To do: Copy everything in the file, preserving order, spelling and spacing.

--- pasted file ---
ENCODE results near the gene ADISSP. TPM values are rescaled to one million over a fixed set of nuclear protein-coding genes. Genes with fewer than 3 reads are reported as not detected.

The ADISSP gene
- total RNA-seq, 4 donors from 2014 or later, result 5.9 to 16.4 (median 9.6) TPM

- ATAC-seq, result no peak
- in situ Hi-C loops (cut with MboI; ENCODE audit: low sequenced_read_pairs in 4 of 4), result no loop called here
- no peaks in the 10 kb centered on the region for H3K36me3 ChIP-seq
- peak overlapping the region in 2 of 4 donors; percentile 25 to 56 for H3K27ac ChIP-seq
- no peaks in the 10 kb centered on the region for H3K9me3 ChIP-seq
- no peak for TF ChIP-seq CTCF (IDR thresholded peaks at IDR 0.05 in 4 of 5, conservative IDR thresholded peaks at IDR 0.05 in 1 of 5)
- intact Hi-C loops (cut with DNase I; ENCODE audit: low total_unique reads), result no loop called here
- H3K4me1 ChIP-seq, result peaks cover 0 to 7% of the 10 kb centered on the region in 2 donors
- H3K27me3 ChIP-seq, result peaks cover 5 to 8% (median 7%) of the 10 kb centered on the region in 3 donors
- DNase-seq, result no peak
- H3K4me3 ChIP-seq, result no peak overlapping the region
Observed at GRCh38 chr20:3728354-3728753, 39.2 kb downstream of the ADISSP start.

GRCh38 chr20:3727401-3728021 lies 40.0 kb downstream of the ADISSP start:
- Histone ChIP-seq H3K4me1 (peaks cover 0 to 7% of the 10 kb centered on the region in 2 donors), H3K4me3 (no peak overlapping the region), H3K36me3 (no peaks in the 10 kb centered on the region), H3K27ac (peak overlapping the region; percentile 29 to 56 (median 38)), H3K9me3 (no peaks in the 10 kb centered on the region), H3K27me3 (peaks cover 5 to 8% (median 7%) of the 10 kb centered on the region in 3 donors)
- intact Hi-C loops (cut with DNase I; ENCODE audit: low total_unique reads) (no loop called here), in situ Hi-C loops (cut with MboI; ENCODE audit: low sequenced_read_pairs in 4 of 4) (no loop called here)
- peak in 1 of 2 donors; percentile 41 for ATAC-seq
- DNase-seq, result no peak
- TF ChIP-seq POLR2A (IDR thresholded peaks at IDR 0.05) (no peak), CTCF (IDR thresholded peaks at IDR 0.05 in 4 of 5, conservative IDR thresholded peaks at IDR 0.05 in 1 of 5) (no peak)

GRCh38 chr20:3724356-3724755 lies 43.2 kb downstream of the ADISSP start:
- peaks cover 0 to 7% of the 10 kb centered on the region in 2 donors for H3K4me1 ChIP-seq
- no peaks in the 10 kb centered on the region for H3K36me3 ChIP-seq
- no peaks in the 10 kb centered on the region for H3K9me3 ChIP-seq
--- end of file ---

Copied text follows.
ENCODE results near the gene ADISSP. TPM values are rescaled to one million over a fixed set of nuclear protein-coding genes. Genes with fewer than 3 reads are reported as not detected.

The ADISSP gene
- total RNA-seq, 4 donors from 2014 or later, result 5.9 to 16.4 (median 9.6) TPM

- ATAC-seq, result no peak
- in situ Hi-C loops (cut with MboI; ENCODE audit: low sequenced_read_pairs in 4 of 4), result no loop called here
- no peaks in the 10 kb centered on the region for H3K36me3 ChIP-seq
- peak overlapping the region in 2 of 4 donors; percentile 25 to 56 for H3K27ac ChIP-seq
- no peaks in the 10 kb centered on the region for H3K9me3 ChIP-seq
- no peak for TF ChIP-seq CTCF (IDR thresholded peaks at IDR 0.05 in 4 of 5, conservative IDR thresholded peaks at IDR 0.05 in 1 of 5)
- intact Hi-C loops (cut with DNase I; ENCODE audit: low total_unique reads), result no loop called here
- H3K4me1 ChIP-seq, result peaks cover 0 to 7% of the 10 kb centered on the region in 2 donors
- H3K27me3 ChIP-seq, result peaks cover 5 to 8% (median 7%) of the 10 kb centered on the region in 3 donors
- DNase-seq, result no peak
- H3K4me3 ChIP-seq, result no peak overlapping the region
Observed at GRCh38 chr20:3728354-3728753, 39.2 kb downstream of the ADISSP start.

GRCh38 chr20:3727401-3728021 lies 40.0 kb downstream of the ADISSP start:
- Histone ChIP-seq H3K4me1 (peaks cover 0 to 7% of the 10 kb centered on the region in 2 donors), H3K4me3 (no peak overlapping the region), H3K36me3 (no peaks in the 10 kb centered on the region), H3K27ac (peak overlapping the region; percentile 29 to 56 (median 38)), H3K9me3 (no peaks in the 10 kb centered on the region), H3K27me3 (peaks cover 5 to 8% (median 7%) of the 10 kb centered on the region in 3 donors)
- intact Hi-C loops (cut with DNase I; ENCODE audit: low total_unique reads) (no loop called here), in situ Hi-C loops (cut with MboI; ENCODE audit: low sequenced_read_pairs in 4 of 4) (no loop called here)
- peak in 1 of 2 donors; percentile 41 for ATAC-seq
- DNase-seq, result no peak
- TF ChIP-seq POLR2A (IDR thresholded peaks at IDR 0.05) (no peak), CTCF (IDR thresholded peaks at IDR 0.05 in 4 of 5, conservative IDR thresholded peaks at IDR 0.05 in 1 of 5) (no peak)

GRCh38 chr20:3724356-3724755 lies 43.2 kb downstream of the ADISSP start:
- peaks cover 0 to 7% of the 10 kb centered on the region in 2 donors for H3K4me1 ChIP-seq
- no peaks in the 10 kb centered on the region for H3K36me3 ChIP-seq
- no peaks in the 10 kb centered on the region for H3K9me3 ChIP-seq